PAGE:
Stocks moved higher Thursday morning heading into the first session of October and the fourth quarter, supported by expectations that Washington could provide more stimulus money for a recovery that may be losing momentum. Oil dropped and precious metals moved higher.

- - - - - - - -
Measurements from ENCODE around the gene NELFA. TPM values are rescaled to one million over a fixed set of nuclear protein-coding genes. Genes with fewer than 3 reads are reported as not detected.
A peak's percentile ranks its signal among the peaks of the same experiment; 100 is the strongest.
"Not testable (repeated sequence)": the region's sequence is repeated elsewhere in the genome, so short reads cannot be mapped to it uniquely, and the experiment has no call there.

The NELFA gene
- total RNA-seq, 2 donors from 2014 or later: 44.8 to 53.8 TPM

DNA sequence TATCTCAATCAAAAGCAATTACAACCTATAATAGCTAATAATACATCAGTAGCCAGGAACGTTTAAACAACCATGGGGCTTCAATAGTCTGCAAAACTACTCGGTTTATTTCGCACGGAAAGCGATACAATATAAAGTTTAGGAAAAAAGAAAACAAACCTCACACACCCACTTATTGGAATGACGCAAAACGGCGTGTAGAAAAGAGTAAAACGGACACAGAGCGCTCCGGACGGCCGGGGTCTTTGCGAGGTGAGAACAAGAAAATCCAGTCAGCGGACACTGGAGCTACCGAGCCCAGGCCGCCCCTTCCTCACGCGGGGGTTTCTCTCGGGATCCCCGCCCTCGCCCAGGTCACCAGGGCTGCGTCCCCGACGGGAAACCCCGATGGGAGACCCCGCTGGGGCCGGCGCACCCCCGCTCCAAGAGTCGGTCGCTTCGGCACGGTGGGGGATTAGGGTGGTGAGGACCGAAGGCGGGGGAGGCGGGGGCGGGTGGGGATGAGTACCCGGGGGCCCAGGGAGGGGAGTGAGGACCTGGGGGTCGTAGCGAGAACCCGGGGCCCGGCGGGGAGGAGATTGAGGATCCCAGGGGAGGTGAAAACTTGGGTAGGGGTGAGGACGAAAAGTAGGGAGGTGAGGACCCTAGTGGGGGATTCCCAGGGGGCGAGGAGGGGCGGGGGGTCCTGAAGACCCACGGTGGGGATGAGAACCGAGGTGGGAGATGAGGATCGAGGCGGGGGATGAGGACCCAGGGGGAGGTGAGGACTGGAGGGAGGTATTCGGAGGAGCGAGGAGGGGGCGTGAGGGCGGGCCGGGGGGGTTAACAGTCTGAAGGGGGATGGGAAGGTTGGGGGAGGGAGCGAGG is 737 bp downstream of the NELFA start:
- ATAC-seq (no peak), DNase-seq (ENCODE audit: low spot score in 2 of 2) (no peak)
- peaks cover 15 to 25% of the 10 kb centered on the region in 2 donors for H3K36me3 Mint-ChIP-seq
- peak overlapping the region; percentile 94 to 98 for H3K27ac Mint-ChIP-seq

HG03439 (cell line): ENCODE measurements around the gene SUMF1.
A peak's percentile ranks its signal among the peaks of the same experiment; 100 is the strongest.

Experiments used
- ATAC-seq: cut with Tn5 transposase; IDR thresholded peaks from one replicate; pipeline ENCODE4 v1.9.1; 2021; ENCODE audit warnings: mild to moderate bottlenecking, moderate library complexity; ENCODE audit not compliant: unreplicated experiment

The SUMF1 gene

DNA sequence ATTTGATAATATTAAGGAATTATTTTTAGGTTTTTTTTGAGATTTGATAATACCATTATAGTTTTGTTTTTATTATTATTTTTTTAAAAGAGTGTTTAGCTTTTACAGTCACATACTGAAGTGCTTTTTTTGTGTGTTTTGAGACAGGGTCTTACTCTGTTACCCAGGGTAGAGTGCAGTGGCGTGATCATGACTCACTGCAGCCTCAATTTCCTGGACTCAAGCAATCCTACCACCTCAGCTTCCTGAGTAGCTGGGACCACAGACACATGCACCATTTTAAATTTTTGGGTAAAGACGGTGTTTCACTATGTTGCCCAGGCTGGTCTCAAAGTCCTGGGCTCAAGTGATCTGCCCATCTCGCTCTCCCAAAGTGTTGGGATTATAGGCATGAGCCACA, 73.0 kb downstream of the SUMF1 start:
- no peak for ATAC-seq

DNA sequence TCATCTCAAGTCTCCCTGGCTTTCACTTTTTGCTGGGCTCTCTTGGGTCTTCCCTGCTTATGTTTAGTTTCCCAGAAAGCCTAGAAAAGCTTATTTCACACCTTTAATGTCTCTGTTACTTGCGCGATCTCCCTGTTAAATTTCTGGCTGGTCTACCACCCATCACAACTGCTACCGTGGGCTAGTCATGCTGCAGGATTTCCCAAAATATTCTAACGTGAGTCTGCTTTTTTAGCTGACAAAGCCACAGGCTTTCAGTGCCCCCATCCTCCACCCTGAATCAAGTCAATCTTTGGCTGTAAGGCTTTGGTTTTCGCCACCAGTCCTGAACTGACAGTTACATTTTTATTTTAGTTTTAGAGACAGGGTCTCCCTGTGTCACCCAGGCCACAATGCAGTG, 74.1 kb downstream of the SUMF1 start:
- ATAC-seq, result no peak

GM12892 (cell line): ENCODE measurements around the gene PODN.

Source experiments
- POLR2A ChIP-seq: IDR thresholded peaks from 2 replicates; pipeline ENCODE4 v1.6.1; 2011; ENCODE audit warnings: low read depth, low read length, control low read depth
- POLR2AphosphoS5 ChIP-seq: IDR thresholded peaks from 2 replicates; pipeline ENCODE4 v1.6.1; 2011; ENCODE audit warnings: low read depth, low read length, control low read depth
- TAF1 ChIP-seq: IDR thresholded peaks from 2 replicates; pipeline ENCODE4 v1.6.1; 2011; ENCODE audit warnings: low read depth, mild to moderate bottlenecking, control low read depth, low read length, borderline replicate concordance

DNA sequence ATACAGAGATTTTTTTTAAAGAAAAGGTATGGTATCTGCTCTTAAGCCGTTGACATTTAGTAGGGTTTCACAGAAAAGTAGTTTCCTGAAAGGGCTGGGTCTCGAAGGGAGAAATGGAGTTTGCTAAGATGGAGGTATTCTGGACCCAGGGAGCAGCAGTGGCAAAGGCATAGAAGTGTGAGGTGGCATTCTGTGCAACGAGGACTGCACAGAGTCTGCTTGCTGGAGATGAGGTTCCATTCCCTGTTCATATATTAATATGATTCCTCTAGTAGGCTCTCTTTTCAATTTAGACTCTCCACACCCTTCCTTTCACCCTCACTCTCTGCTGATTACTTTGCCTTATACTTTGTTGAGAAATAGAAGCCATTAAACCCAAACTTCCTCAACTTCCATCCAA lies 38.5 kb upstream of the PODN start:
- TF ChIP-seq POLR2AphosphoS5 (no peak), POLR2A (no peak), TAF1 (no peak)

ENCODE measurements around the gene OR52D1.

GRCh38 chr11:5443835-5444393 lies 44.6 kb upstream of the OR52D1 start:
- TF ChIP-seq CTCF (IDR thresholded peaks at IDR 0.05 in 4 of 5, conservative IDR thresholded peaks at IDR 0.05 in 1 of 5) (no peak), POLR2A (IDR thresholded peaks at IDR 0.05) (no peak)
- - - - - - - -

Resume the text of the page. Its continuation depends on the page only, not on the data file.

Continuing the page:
The USD/CAD pair came under heavy bearish pressure during the American trading hours on Wednesday and touched a fresh weekly low of 1.3317. As of writing, the pair was down 0.40% on a daily basis at 1.3325. A new USD-selling wave hit the markets in the last hour. The fact that there were no clear catalysts behind the USD weakness suggests that month-end flows came into play toward the end of London trading. Meanwhile, the upbeat market mood, as reflected by the strong gains witnessed in Wall Street's main indexes, is helping risk-sensitive crude oil prices traction. With the barrel of West Texas Intermediate rising nearly 1.5% at $39.65, the commodity-related loonie is preserving its strength against its rivals. Earlier in the day, the data published by Statistics Canada showed that the Canadian economy expanded by 3% on a monthly basis in July as expected. On the other hand, the US Bureau of Economic Analysis third estimate revealed that the real GDP in the second quarter contracted by 31.4%. Moreover, the ADP reported that private sector employment in September rose by 749,000, compared to analysts' estimate of 650,000.